21st Century Flea + Tick Defense, Dogs 23-44 lbs., 3ct (//)
48 x Bayer Kiltix Collar Dog Tick Flea 5 months control Large size
48 x Bayer Kiltix Collar Dog Tick Flea 5 months control Medium size
FRONTLINE PLUS for Cats Flea & Tick Control Green 6 Months 10pk
(10) boxes Frontline Plus # 287010 3 Pack Small Dog Flea, Tick & Lice Treatment
FRONTLINE PLUS for Dogs Flea & Tick 89-132 lbs Red 3 Month 10pk
FRONTLINE PLUS for Dogs Flea & Tick 45-88 lbs Purple 3 Months 10pk
FRONTLINE PLUS for Dogs Flea & Tick 23-44 lbs Blue 3 Months 10pk
Frontline Plus Wholesale for dogs and cats (80 Doses)
FRONTLINE PLUS for Dogs Flea & Tick 0-22 lbs Orange 3 Months 10pk
Cat Communication and Language
There are at least nineteen different types of "miaow" which differ in pitch, rhythm, volume, tone, pronunciation and the situations in which they are used. The familiar purr is used for contentment and also for self-reassurance.
A loud purr is an invitation for close contact. Injured or sick cats (and even cats which are dying) purr. Interestingly, the frequency of the purr has been shown to soothe the cat and to promote healing. The "miaow" and purr are just two of at least thirteen different categories of sound made by cats: caterwaul, chatter, chirrup (chirp), cough-bark (rare in pet cats), growl, hiss (with or without spit). meow, mew (of kittens), purr, scream, squawk, yowl and idiosyncratic sounds (i.e. sounds peculiar to an individual cat).
There are probably over 30 different sounds. The number of sounds a cat makes depends on how much the cat communicates with (a) other cats and (b) other non-cats e.g. humans. Cats which communicate with humans a lot have a wider spoken vocabulary because they learn that humans understand sounds but cannot easily understand feline body language. Cats learn which sounds elicit the desired response from their human companions and some cats have a wider "vocabulary" than others. Cats which communicate mostly with other cats use mainly on body language and scent - this is their "native language". Their body language is subtle, but many owners and cat workers learn to read the more obvious cues.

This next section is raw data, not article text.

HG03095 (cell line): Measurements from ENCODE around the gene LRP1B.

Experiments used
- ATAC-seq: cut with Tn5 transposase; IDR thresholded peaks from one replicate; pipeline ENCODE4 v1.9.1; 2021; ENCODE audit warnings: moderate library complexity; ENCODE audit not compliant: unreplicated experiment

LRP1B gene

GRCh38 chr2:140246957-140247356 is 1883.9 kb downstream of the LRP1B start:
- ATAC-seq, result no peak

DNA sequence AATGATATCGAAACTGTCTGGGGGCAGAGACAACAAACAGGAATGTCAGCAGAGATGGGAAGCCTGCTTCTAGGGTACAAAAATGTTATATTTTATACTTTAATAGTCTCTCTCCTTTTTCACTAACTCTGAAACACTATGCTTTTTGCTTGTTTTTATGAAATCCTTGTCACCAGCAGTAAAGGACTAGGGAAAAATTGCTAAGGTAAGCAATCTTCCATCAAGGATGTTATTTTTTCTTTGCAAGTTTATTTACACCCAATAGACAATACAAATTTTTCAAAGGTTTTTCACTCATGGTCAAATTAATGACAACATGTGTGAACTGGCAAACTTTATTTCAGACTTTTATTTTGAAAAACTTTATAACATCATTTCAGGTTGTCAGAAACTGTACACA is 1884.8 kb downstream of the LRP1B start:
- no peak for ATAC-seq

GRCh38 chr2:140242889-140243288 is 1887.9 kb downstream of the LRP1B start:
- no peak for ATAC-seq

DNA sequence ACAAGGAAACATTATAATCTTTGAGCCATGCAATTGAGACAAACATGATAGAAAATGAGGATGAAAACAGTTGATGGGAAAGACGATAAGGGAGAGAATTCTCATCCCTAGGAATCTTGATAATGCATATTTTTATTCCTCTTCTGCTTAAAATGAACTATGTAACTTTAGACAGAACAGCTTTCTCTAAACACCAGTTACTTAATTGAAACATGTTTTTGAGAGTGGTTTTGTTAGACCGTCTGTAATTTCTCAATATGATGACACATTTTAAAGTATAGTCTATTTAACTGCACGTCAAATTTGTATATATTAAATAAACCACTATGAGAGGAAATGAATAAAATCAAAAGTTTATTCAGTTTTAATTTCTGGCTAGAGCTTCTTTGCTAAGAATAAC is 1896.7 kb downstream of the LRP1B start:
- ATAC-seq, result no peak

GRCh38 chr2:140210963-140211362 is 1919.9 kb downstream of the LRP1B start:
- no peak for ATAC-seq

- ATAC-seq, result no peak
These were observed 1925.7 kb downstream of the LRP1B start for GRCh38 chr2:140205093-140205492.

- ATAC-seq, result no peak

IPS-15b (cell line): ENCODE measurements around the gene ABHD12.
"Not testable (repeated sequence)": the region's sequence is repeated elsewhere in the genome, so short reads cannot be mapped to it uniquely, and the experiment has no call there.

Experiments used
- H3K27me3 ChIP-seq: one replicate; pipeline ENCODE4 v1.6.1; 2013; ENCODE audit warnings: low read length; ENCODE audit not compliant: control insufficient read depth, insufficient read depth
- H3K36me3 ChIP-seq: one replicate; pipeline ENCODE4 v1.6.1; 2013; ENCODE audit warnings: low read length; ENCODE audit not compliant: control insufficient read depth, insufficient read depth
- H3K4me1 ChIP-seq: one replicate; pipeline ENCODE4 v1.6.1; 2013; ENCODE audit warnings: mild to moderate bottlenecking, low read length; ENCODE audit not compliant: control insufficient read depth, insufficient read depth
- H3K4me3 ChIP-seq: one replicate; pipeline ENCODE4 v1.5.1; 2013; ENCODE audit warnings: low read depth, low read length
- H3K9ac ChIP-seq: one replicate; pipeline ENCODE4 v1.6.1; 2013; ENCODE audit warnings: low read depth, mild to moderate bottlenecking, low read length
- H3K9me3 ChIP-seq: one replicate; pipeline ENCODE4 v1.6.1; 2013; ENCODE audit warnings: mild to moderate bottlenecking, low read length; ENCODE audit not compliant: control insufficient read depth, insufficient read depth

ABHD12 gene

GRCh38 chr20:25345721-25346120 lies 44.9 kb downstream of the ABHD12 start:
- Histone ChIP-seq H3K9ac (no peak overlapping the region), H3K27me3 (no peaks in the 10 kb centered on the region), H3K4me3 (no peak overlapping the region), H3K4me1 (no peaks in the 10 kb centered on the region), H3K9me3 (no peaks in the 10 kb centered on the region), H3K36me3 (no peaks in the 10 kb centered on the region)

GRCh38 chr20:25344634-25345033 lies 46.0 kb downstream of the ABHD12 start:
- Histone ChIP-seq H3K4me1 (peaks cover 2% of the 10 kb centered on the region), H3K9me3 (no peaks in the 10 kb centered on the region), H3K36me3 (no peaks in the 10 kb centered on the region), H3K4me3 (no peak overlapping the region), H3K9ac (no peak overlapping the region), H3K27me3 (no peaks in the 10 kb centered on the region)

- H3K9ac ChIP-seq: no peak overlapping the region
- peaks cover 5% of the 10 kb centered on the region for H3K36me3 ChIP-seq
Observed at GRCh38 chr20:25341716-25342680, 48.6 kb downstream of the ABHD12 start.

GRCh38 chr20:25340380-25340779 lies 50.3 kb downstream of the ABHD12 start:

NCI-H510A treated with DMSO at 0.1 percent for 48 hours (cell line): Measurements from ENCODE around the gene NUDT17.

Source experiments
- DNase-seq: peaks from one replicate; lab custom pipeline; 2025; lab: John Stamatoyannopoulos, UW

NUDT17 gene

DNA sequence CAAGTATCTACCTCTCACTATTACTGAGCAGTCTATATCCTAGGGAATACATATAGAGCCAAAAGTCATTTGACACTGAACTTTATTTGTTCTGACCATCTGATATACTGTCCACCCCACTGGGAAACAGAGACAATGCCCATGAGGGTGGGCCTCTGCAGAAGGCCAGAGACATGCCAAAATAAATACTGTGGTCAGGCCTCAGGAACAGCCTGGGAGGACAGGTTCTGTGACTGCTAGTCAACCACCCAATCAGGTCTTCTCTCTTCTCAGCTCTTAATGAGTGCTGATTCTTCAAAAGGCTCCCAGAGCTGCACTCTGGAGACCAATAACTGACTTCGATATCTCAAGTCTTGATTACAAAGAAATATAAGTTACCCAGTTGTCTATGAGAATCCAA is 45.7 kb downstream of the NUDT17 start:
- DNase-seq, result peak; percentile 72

House Cats, Feral Cats and Big Cats
Housecats develop a wide variety of sounds to alert humans to their needs and intentions. Many are variations on mother/kitten meow or chirp sounds which the cat has adapted in order to "speak" to non-cats. This is quite logical since the cosseted housecat remains dependent on humans i.e. a permanent kitten. Others are adult sounds such as the caterwaul (used in a sexual or territorial context) or the cough-bark (a fear/anger sound usually accompanied by a front paw stamp).
Cats kept with other cats are communicating with each other all the time through body language and scent. They are communicating with their owners all the time too, it's our problem that we can't understand their language. Cats work out which sounds elicit suitable responses from humans (positive feedback) and learn to make those sounds in order to achieve a particular aim e.g. for a door to be opened.
Since humans are in charge, it makes sense for the cat to learn to communicate vocally though it must sometimes be frustrating to a cat which has clearly communicated its mood using facial expression to have to explain things vocally to humans. It is the feline equivalent of speaking slowly and loudly to a foreigner!
Cats have different personalities and this affects how much they want to "speak" to humans. Personalities are partly controlled by genetics and partly by upbringing so both factors contribute to how much an individual cat talks. Like some humans, some cats probably have nothing much they want to say! Also, some owners are good at reading cat body language and the cat simply doesn't need to vocalize quite so much.
(Continued on next page)